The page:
Raja Yoga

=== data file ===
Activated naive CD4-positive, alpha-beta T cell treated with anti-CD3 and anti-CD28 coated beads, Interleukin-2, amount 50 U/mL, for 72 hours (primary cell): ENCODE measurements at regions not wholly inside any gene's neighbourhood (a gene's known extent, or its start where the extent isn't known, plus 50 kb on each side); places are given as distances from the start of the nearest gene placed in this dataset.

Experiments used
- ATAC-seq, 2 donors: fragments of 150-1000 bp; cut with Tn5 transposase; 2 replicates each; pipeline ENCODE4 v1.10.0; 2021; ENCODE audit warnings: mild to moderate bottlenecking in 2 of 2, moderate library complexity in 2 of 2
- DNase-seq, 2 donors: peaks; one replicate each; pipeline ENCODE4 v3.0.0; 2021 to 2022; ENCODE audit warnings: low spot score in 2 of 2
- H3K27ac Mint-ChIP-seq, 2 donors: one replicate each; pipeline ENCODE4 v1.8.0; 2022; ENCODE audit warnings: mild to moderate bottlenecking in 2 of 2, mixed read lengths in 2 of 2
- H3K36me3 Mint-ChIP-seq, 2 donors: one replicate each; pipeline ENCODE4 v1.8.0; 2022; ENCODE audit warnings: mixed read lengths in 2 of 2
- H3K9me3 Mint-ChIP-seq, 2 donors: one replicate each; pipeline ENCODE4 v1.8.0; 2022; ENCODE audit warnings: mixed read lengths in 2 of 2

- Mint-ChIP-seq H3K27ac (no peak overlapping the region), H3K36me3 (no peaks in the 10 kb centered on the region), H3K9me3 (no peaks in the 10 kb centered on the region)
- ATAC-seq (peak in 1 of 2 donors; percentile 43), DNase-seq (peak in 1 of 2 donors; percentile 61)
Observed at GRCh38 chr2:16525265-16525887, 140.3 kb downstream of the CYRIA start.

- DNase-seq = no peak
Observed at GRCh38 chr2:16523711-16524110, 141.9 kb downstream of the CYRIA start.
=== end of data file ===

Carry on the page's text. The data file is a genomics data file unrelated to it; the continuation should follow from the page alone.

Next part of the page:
Raja Yoga begins with the practice of stilling the body and mind through concentration of the mind on a single thought or sensory experience, i.e. sight, sound, scent, touch or taste. Through this concentration the mind becomes stilled to a single point. As your ability to concentrate expands you can then concentrate on the very building blocks of creation. Ultimately, to attain liberation, you must focus first on your image of God and then on God as beyond image and form. Concentration and meditation form the essence of Raja Yoga. It is generally taught that there are eight stages, or steps, in yoga. By reviewing these we can better understand the place and significance of meditation. Spiritual teacher Sri Chinmoy offers insight into the steps of Yoga: "What is Yoga? Yoga is self-conquest. Self-conquest is God-realisation. He who practises Yoga does two things with one stroke: he simplifies his whole life and he gets a free access to the Divine. In the field of Yoga we can never pretend. Our aspiration must ring true. Our whole life must ring true. Nothing is impossible for an ardent aspirant. A higher Power guides his steps. God's adamantine Will is his safest protection. No matter how long or how many times he blunders, he has every right to come back to his own spiritual home. His aspiration is a climbing flame. It has no smoke, it needs no fuel. It is the breath of his inner life. It leads him to the shores of the Golden Beyond. The aspirant, with the wings of his aspiration, soars into the realms of the Transcendental. God is infinite and God is Omnipresent. To a genuine aspirant, this is more than mere belief. It is the Reality without a second. Now let us focus our attention on the spiritual life. It is a mistaken idea that the spiritual life is a life of austerity and a bed of thorns. No, never! We came from the Blissful. To the Blissful we shall return with the spontaneous joy of life. It seems difficult because we cater to our ego. It looks unnatural because we cherish our doubts. The realisation of God is the goal of our life. It is also our noblest heritage. God is at once our Father and our Mother. As our Father He observes; as our Mother He creates. Like a child, we shall never give up demanding of our Mother, so that we can win our Mother's Love and Grace. How long can a mother go on unheeding her child's cry? Let us not forget that if there is anybody on earth on whom all human beings have a full claim, it is the Mother aspect of the Divine. She is the only strength of our dependence; she is the only strength of our independence. Her Heart, the home of infinitude, is eternally open to each individual. We should now become acquainted with the eight significant strides that lead a seeker to his destination. These strides are: Yama, self control and moral abstinence; Viyama, strict observance of conduct and character; Asana, various body postures which help us enter into a higher consciousness; Pranayama, systematic breathing to hold a rein on the mind; Pratyahara, withdrawal from the sense life; Dharana, the fixation of our consciousness on God, joined by all parts of the body; Dhyana, meditation, the untiring express train speeding toward the Goal; and Samadhi, trance, the end of Nature's dance, the total merging of our individual consciousness into the infinite Consciousness of the Transcendental Supreme. Yoga is our union with Truth. There are three unfolding stages of this union. In the first stage man has to feel that God needs him as much as he needs God. In the second stage man has to feel that, without him, God does not exist even for a second. In the third and ultimate stage man has to realise that he and God are not only eternally One, but also equal, all pervading and all fulfilling." Yama means control and signifies the seeker's acceptance of, and adherence to, the basic moral commandments. These are universal: non-violence, truthfulness, non-stealing, continence and non-covetousness. Continence, in thought, word and deed is necessary if one is to transcend all sense impressions, master the thought process and merge into pure spirit. Continence is, of course, possible only at certain stages of a person's life, yet it has been put forward by genuine spiritual teachers as a necessary step towards total liberation. Niyama involves the cultivation of virtues. This is the next step in the process of yoga whereby we actively change and mold our character towards a higher ideal. The virtues include simplicity, sincerity, purity, contentment and wisdom. The last of these is attained through the study of the sacred scriptures which form the basis of humankind's religions. Asana is a term which denotes a physical stance or posture. Asanas are most familiar in the West as the postures of hatha yoga. Here the seeker attempts to bring steadiness, strength and stillness to the very essence of our earth-existence: the body and nervous system. This is achieved through the practice of various postures and movements. Pranayama means the control of life-force. Pranayama should not be attempted until one has developed the necessary strength and discipline through the various asanas. In pranayama the process of breathing is slowed, controlled and altered in order to develop a calm and steady mind and the willpower that comes through discipline. Mind and breath are linked. By controlling breath we control mind. Pratyahara is the first step in the practice often thought of as meditation. This involves bringing the mind and senses under control. We then direct our perceptions inward towards God. This is the great moment when the seeker turns from absorption in the outer world and begins to become aware of the inner world which is beyond form, time and space. Dharana is the seeker's effort to gather up all of the latent powers of mind through the practice of concentration. By disciplining the mind to focus on a single point we bring the power and force of concentration into our consciousness. By anchoring our mind upon a single point we create a deep stillness in our awareness. This focus opens the door to meditation. Dhyana is meditation proper. True meditation is the result of long periods of concentration. Meditation is the experience of the potential awareness which lies beyond the realm of mind. Meditation is experienced in two primary forms. The first is when the object of concentration is let go and the mind expands limitlessly. The second is when the force of concentration is applied to the awakening of the spiritual heart wherein exists our conscious oneness with all of creation and the unity of the individual soul with the universal soul. Samadhi is traditionally considered the goal of yoga. Samadhi is the attainment of infinite peace. The Buddhist term for samadhi is nirvana. The Christian would term samadhi the "Heaven within." Samadhi is attained through long periods of meditation. The attainment of samadhi traditionally marked the end of the seeker's journey. Released from the duality, pain and suffering of earthly life the seeker sought eternal release in the bliss of samadhi. This retreat from life is not the only possibility. There are various degrees of samadhi-the highest being sahaja samadhi. Here the seeker brings the bliss of infinite peace into the earth arena through a continuation and acceptance of life. The ultimate aim being a transformation of, and not retreat from, the finite, fleeting world. The practice of meditation is central to Raja Yoga. Sri Chinmoy offers a clear explanation of meditation in this essay: "Meditation is the eye that sees the Truth, the heart that feels the Truth and the soul that realises the Truth. Through meditation the soul becomes fully aware of its evolution in its eternal journey. Through meditation we see the form evolve into the Formless, the finite into the Infinite; and we see the Formless evolve into the form, the Infinite into the finite. Meditation speaks. It speaks in silence. It reveals. It reveals to the aspirant that matter and spirit are one, quantity and quality are one, the immanent and the transcendent are one. It reveals that life can never be the mere existence of seventy or eighty years between birth and death, but is, rather, Eternity itself. Our birth is a significant incident in God's own existence. And so is our death. In our birth, life lives in the body. In our death, life lives in the spirit. Meditation: Individual and collective. As the individual and the collective are in essence one, even so are meditation individual and collective. We are all children of God. Our body says that we are human. Our soul says that we are divine. No matter whether we are human or divine, we are one, inevitably and eternally. We are the inseparable parts of the whole. We complete the whole. Vast is the ocean. You see a part of it. He sees a part of it. I see a part of it. But the full expanse of the ocean is far beyond our gaze. Our vision is limited. But the portion that each of us sees is not and cannot be separated from the entire ocean. What does an orchestra produce? It produces a symphonic unity. Different notes from different instruments form the symphony. As each instrument plays its own notes, so each individual may meditate in his own way. But ultimately all will arrive at the same goal and the basic realisation of oneness. And this realisation is nothing other than liberation-liberation from bondage, ignorance and death. Tat twam asi "That Thou art." This is indeed the secret that can be revealed in meditation. This "Thou" is not the outer man. This "Thou" is our soul, our divinity within. Our unlit and undivine nature tries to make us feel that the body is everything. Our illumined and divine nature makes us feel that our soul, which has no beginning and no ending, is everything. Indeed, it is the soul that is the breath of our existence both in Heaven and on earth. Self knowledge and universal Knowledge are not two different things. Everything in the universe becomes ours the moment we realise our Self. And what is this universe? It is the outer expression of our inner achievements. We are our own Saviours. Within us is our salvation. It is we who have to work for our salvation. We are our own fate makers. To blame others for the unfavourable conditions of our lives is beneath our dignity. Unfortunately, this act of blaming others is one of man's oldest diseases. Adam blamed Eve for his temptation. Poor Eve, what could she do? She also blamed another. No, we must not do that. If action is ours, responsibility is also ours. To try to escape the consequences of our actions is simply absurd. But to be free from committing blunders is wisdom; it is the real illumination. Trials and tribulations are within us and without us. We simply have to ignore them. If this act of ignoring is not effective, we must face them. If that, too, is not enough, we have to conquer them here and now. The paramount problem is how to conquer the trials and tribulations. We can conquer them only by our constant aspiration and meditation. There is no substitute, no alternative. From meditation, when it is deep and one-pointed, we get spiritual knowledge and pure devotion, which act not only simultaneously but also harmoniously. The path of Bhakti, devotion, and the path of Jnana, knowledge, lead us ultimately to the same goal. Devotion is not blind faith. It is not an absurd adherence to our inner feeling. It is a matchless process of spiritual unfoldment. Knowledge is not something dry. Neither is it an aggressive power. Knowledge is the food that energises our earthly and heavenly existence. Devotion is Delight. Knowledge is Peace. Our heart needs Delight and our mind needs Peace, just as God needs us to manifest Himself and we need God to fulfil ourselves. Meditation: Individual and collective. It is easy to meditate individually. The aspirant is fortunate, for no third person stands between him and God's Grace. It is easy to meditate collectively A student naturally gets joy while he is studying with others in the class. Here also the aspirant is fortunate, for the sincere aspiration of other seekers may inspire him. True, there are difficulties in meditating individually, for laziness can plague the aspirant. True, there are difficulties in meditating collectively, because there is every possibility that the ignorance and weaknesses of others may unconsciously attack the aspirant's body, mind and heart. Whether we meditate individually or collectively, there is one thing we absolutely must do: we have to meditate consciously. Making an unconscious effort is like forcing oneself to play football in spite of one's utmost unwillingness. One plays, but gets no joy. Conscious effort is like playing football most willingly. One gets real joy. Similarly, conscious meditation gives us inner Delight from the soul. Finally, each human being must have the Spirit of a divine hero. If he is left alone in the thickest forest, he must have the inner strength to meditate without fear. If he is asked to meditate in Times Square amid crowds of people, he must have the inner strength to meditate without being disturbed in the least. Whether alone or with others, the aspirant must dwell in his meditation unshaken and unafraid." In order to safely practice Raja Yoga one must not neglect any of the stages of the Yoga. Moral and ethical purity is essential for success in the later stages. There are no short cuts in this Yoga. Taking shortcuts is playing with fire.